"Shipping Container" may not be your idea of a snug home, but there are many firms working to change that. Here's one...

Converting shipping containers into dwellings, offices, labs and other habitable structures may just be the beginning of the trend.

Update: The National Post has an article about a shipping container housing project in Vancouver

Photos: Innovative homes made from shipping containers are viable – not to mention very cool

Thursday, 12 July 2012

Personal Rapid Transit - In Pod We Trust

Everybody loves elevated railways.* Except anyone on the second floor. Never knowing when a few thousand of your fellow citizens will zoom past your cube is the number three reason why no one takes monorail seriously.

However in our world of dreamers and schemers monorail just makes sense. No less an imagineer than Walt Disney made it the theme transit system of tomorrow. Even one of Toronto's Mayor Fords proposed it as a scheme to shuttle people from nowhere to some deserted plateau. And Jane Jacob's urban visionary successor, The Simpsons, lampooned the monorail as the ultimate gimmick for desperate cities in desperate times.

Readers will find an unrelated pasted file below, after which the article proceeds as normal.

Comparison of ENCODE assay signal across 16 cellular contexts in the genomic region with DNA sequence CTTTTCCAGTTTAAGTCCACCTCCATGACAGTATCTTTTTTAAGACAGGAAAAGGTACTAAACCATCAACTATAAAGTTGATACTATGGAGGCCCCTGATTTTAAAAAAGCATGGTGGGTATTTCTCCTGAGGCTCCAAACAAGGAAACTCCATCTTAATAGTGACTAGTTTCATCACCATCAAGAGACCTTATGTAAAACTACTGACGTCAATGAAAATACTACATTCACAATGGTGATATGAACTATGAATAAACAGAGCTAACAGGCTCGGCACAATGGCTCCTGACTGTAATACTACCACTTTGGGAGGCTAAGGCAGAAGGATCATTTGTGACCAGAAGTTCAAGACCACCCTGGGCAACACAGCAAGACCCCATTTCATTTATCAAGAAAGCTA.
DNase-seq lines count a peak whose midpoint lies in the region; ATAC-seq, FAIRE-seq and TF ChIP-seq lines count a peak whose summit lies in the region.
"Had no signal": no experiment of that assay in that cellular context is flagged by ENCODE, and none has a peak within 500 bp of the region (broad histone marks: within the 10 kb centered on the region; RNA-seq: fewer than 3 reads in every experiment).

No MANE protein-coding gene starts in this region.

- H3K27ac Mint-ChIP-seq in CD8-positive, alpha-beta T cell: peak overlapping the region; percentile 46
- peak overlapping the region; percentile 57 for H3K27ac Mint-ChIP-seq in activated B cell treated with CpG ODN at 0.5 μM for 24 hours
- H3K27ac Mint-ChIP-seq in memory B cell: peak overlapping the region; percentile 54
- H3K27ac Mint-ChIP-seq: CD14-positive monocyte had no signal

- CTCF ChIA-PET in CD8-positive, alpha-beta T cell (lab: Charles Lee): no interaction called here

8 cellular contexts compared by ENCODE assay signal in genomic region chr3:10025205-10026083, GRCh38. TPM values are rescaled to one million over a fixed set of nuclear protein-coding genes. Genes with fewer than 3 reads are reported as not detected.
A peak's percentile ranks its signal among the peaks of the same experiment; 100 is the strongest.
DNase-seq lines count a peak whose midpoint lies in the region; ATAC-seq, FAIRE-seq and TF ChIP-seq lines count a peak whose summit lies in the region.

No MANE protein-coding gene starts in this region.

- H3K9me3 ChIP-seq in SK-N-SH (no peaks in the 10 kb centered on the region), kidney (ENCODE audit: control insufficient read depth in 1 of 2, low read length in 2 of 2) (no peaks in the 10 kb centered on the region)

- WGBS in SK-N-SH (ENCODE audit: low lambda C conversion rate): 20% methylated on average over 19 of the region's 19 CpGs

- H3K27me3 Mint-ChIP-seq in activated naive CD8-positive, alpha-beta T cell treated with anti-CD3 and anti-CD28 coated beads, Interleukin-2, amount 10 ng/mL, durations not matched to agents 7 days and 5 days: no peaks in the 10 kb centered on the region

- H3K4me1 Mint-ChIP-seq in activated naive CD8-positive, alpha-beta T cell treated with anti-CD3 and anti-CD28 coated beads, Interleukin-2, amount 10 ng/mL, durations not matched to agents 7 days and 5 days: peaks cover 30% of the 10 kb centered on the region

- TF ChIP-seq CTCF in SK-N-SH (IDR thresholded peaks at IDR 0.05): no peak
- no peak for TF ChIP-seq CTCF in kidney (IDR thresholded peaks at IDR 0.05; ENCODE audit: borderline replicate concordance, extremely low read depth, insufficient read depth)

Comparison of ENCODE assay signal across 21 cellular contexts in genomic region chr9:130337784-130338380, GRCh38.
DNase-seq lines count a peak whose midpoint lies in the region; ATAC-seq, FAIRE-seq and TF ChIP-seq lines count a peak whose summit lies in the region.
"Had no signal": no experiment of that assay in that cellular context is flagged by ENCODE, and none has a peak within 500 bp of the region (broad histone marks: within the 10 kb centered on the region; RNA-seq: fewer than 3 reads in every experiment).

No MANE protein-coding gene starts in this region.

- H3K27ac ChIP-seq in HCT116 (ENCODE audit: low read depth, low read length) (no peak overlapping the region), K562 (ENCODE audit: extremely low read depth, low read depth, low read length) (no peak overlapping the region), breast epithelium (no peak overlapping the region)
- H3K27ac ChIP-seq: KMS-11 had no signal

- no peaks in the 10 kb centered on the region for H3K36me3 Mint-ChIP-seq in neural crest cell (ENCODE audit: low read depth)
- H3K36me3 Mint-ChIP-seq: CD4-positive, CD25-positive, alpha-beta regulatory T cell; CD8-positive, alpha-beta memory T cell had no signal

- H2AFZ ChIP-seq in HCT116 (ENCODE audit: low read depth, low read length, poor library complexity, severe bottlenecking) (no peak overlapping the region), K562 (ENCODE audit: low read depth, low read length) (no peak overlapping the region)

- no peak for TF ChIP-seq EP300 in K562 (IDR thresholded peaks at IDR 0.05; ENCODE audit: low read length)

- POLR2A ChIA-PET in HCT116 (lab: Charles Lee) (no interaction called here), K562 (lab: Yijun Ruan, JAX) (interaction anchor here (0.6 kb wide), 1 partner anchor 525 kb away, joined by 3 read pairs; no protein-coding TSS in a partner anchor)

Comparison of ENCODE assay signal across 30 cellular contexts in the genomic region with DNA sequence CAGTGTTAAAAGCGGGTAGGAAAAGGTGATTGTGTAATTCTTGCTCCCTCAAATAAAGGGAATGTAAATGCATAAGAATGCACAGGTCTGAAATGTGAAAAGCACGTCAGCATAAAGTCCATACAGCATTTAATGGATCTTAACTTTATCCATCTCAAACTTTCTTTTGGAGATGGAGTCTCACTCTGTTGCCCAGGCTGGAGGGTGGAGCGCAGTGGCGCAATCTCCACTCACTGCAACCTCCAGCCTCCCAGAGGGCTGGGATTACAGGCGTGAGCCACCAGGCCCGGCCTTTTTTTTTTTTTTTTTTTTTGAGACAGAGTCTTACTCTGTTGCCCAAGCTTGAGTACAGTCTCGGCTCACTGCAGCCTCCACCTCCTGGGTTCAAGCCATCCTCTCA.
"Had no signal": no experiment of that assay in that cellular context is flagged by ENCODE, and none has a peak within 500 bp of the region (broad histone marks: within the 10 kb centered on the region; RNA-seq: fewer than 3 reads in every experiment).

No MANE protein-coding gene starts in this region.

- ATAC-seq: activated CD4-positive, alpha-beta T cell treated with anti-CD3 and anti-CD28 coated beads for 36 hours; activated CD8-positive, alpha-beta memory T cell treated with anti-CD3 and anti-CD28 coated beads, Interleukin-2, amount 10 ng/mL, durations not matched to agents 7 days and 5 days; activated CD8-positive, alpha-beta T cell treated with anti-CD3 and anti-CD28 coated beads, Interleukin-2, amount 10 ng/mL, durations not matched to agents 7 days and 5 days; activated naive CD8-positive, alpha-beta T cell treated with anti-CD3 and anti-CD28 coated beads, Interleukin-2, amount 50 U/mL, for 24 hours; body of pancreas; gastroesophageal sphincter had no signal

Yet the dream of monorail will not die. First of all, it excites urban planners because it's a method to use the only available downtown real estate - the space above the roadway. With a monorail, erection is a breeze! Everyone who wants to drive on the road can do so, plus you can whisk those second-class losers who can't afford cars on their choo choo in the sky.

And times must be very tough indeed, because there are now three elevated railway companies pushing the same urban transit concept – Personal Rapid Transit. Yes, a streetcar meant to carry one person?! On demand!

This is one idea that looks sensational on a drawing board. It makes for a great set of powerpoint slides. It carries a price tag that is surprisingly cheap. You can build a system that blankets all of downtown for the cost of a few miles of four lane highway. Including the cars!

Then some poor unfortunate has to climb those long stairs up to the elevated train, and stand on the edge of a platform with no railings suspended some 20 feet in the air.